In this article, we will delve into the numerical solutions of non-linear partial differential equations, with easy-to-understand concrete examples. We will learn an approach using Python.

Through this article, let’s master one of the numerical solutions for partial differential equations!

Note: The discussion is limited to the finite difference method. Details on errors and boundary conditions are omitted to avoid redundancy.

macOS Monterey(12.7.1), python3.11.4

**What is Numerical Solution of Partial Differential Equations?**

The numerical solution of partial differential equations (PDEs) refers to methods used to approximate the solutions of PDEs. Since analytical solutions are often not possible, numerical methods become necessary. Below, we introduce several main numerical methods.

1. **Finite Difference Method**: This method discretizes space and time into a grid and approximates derivatives with differences. While intuitive and relatively easy to implement, the choice of grid significantly affects the solution’s accuracy.

2.** Finite Element Method**: The problem domain is divided into small “elements,” and equations are approximated within each element. This method is suitable for problems with complex shapes or boundary conditions.

3. **Finite Volume Method**: Particularly suited for conservation law equations, the domain is divided into small “volumes,” and average values within each volume are calculated.

4. **Spectral Method**: The equation is represented as a sum of waves with different frequencies, and solving involves calculating the coefficients of these waveforms. High accuracy can be achieved, but smooth solutions are required.

5. **Finite-Difference Time-Domain (FDTD) Method**: A type of finite difference method used extensively in electromagnetics, applied in the time domain.

These methods are used in physics, engineering, meteorology, and other fields to solve PDEs. Each method has its characteristics and applicable problem types, so choosing the optimal method according to the problem’s nature is necessary. In advanced computer simulations, these methods are often combined.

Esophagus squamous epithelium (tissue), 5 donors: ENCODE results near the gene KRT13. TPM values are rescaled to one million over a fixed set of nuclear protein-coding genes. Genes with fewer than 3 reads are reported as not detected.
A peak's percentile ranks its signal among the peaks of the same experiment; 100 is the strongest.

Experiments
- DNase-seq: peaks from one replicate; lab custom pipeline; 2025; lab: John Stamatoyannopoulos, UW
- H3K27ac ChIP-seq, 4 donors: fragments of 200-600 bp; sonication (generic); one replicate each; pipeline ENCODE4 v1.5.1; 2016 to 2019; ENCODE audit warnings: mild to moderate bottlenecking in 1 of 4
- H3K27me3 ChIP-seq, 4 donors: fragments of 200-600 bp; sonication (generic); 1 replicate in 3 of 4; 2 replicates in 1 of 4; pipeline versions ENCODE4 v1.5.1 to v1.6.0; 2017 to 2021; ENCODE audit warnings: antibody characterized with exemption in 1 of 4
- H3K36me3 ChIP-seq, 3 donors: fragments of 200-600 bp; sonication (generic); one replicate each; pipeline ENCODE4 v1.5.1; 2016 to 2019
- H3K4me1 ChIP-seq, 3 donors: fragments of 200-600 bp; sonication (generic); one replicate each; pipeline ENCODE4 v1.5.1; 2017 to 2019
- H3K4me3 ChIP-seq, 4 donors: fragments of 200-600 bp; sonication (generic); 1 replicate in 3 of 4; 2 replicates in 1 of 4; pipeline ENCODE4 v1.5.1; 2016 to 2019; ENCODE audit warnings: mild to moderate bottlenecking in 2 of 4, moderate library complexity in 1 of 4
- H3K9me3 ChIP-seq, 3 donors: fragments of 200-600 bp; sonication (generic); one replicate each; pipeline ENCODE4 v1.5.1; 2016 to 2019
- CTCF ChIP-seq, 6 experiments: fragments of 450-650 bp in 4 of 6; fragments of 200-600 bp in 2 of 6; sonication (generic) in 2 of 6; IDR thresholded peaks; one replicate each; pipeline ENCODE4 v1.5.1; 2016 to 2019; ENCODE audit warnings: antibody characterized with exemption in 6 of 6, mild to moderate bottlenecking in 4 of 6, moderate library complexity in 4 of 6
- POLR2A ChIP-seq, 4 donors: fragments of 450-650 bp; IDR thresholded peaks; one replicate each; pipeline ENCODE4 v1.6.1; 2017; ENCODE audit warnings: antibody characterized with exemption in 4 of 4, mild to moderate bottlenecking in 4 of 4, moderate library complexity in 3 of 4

This article introduces the **Finite Difference Method** for numerical solutions.

**Difference Approximation**

In the numerical solution of partial differential equations, the finite difference method is very commonly used.

The finite difference method utilizes difference approximations. The details of the concept of difference approximation for partial derivatives are covered in another article, and here we will briefly introduce only the difference approximation used for parabolic equations, which is the main topic of this article.

Let $u = u(x,y)$ be given in the domain $0 \leqq x \leqq a, 0 \leqq y \leqq b$. Divide this domain into a grid (difference grid) as shown below. The grid spacing can be equal or, as shown in the figure, unequal.

Label the grid points in the $x$ direction as $i=0 \sim m$ and in the $y$ direction as $j=0 \sim n$. Label the point $(x,y)$ on the grid as $(i,j)$ and the value of $u$ at this point as $u_{i,j}$. Label the neighboring grid points as shown in the figure with $\Delta x_i,\Delta y_i$, etc. The difference approximations for partial derivatives $∂u/∂x, ∂u/∂y$ can be represented as follows, fixing $j$ for $∂u/∂x$ and $i$ for $∂u/∂y$.

When the grid spacing is uniform,

$$

\begin{aligned}

\Delta x_{i-1} &= \Delta x_{i} =h \\